These are also the officers most likely to make up the plainclothes units known around town as “knockers” or “jumpout boys,” a reference to their aggressive tactics. Officers in plainclothes units often operate in the shadows of a police department. Their work is not to be confused with undercover operations, in which police officers assume a different identity and worm their way into a criminal organization. Plainclothes officers, as the description suggests, work in street clothes rather than uniforms. They drive unmarked vehicles. They are not typically tethered to specific posts or obligated to respond to 911 calls. Instead, they go out looking for illegal activity—people selling drugs or displaying bulges under clothing that could be guns—and they operate with a great deal of independence. They can let a suspect go if they think the suspect can lead them to bigger fish. Across the country, these plainclothes squads have often been where scandals are born, but police department leaders over the years have deemed them critical to the crime fight—they are the “Vikings” who go out into the field and return with a “bounty,” as one Baltimore chief would later put it.
Jenkins seemed perpetually in motion, and his gung-ho attitude quickly won the white former marine early entry into the BPD’s most elite units. By 2010, less than seven years into his time on the force, Jenkins had worked his way into a new “violent repeat offender” squad, a handpicked group of officers whose charge was to go after Baltimore’s worst offenders. They would often be given names of elusive suspected criminals and allowed only thirty days to build their best case.
They headed to Grove Park, a leafy neighborhood on the city/county border featuring single-family homes and a constellation of apartment buildings connected by paths and lined with cherry trees. As Baltimore neighborhoods go, it was decidedly different from the dense, abandoned row home neighborhoods closer to the city core, but it was not without crime. From their unmarked cars, the officers would later write in court paperwork, they spotted Umar Burley sitting in his Acura in the 3800 block of Parkview Avenue when another man walked up carrying what appeared to be cash and climbed in. “At this time, due to my training and expertise, I believed a narcotic transaction was possibly taking place,” Jenkins would write.
Jenkins was riding with Detective Ryan Guinn, a half-Irish, half-Vietnamese cop whose appearance nevertheless prompted people in the neighborhoods where he worked to call him “Puerto Rican Yo.” Guinn reached for his radio.
“Hey Sean,” he said in a low calm voice, addressing Sean Suiter, another member of the squad riding in a separate car. “We’ll try to stop this Accord.”
“I got you. I’m with you,” said Suiter.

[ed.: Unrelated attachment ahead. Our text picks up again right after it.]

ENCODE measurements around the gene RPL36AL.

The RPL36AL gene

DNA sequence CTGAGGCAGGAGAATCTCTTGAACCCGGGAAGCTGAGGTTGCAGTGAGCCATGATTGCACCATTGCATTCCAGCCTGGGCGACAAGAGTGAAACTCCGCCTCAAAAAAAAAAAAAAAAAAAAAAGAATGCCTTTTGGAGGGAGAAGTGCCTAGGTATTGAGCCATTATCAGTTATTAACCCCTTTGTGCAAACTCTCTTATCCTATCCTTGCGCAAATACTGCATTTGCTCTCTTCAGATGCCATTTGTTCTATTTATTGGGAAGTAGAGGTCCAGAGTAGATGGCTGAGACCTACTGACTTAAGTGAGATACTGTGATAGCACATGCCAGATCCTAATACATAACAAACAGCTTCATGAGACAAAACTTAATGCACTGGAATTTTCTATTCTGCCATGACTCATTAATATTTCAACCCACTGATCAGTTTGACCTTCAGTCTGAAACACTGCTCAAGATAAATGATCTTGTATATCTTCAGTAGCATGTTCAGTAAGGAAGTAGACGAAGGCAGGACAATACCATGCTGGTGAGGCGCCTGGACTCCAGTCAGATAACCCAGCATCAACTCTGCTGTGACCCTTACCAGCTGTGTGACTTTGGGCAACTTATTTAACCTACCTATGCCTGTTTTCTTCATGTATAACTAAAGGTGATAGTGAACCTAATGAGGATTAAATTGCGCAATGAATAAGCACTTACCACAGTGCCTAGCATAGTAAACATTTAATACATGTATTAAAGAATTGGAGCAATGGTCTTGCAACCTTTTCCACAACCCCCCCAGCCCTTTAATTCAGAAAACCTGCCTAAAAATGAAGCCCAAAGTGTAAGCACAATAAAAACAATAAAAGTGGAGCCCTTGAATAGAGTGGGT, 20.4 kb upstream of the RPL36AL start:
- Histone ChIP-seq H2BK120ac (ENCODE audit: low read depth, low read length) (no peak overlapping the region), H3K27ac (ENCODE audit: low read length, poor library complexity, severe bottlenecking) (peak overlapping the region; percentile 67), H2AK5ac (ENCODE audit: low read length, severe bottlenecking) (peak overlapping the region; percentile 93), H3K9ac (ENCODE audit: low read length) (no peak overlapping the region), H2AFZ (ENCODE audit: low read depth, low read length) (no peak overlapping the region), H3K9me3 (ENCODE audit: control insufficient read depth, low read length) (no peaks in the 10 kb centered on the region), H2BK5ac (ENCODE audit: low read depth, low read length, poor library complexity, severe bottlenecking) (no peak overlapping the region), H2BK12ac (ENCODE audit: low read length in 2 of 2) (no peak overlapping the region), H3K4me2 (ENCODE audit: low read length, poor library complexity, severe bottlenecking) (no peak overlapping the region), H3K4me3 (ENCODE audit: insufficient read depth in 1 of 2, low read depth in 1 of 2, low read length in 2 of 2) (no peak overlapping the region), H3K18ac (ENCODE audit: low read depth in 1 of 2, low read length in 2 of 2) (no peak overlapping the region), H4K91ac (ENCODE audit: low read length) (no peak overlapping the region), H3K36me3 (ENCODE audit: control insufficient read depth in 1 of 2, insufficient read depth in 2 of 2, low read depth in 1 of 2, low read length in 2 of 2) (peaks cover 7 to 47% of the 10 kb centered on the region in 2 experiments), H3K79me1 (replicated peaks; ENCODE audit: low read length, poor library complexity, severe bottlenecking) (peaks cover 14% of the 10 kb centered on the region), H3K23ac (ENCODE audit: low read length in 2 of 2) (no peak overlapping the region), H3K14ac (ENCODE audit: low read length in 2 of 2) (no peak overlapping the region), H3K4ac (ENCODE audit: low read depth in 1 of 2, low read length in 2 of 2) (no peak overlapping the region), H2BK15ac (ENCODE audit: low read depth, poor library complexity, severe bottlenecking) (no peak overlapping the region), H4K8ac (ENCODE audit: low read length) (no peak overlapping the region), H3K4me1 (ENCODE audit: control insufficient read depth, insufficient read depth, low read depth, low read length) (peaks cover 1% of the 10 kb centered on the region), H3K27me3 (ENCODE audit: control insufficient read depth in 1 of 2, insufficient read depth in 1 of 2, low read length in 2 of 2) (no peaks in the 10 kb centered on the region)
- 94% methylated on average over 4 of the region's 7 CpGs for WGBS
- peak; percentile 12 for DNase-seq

The officers moved in for an arrest, with Jenkins and Guinn pulling in front of Burley’s car, and Suiter taking up the rear. Their emergency lights were activated, Jenkins wrote in the charging papers, and their badges were “clearly displayed.” He said the officers saw movement in the vehicle and ordered the men to show their hands. Guinn jumped out of the car and drew his gun, ordering Burley not to move. Burley maneuvered his car around the police vehicles and raced out of view.
“Hey, we got one running,” Guinn radioed to the other officers, Jenkins’s voice audible in the background. “By Seton Park Apartments. Black Acura.”
He called out the license plate: “One-Frank-Young-King-Zero-Eight.”
The chase lasted less than a minute. Burley made it less than a mile down the road when the officers heard a loud crash. It sounded like a bomb going off, and when they arrived at the intersection of Belle and Gwynn Oak avenues, they saw water gushing out of a fire hydrant that had been struck. The front bumper had come away from the car; the hood was mangled. The officers wondered how badly the men inside were hurt, when suddenly they bolted out. Guinn gave chase after the passenger, Brent Matthews, while Jenkins and Suiter took on Burley.
An onlooker called 911, relaying a scene that did not appear to involve police officers.
“A car crash. Belle and Gwynn Oak. A guy—they’re running, trying to shoot each other!”
“You said they’re trying to shoot each other?” the 911 operator asked.
“Yes—the car’s into a fire hydrant, they jumped out, they started running, one with a gun.”
Burley was caught by Suiter about fifty feet from the crash site. “Why did you pull off?” Suiter asked, according to Burley. “Why didn’t you just see what we wanted?”
“All you had to do was put on your lights,” Burley responded.
Guinn caught the passenger, and a struggle ensued. He was able to overpower the man and walked him back to the scene in cuffs.
“The shit’s in the car,” Jenkins told Guinn.
Along with a patrol officer, Suiter searched Burley’s vehicle and picked up a baggie on the floor containing thirty-two grams of heroin.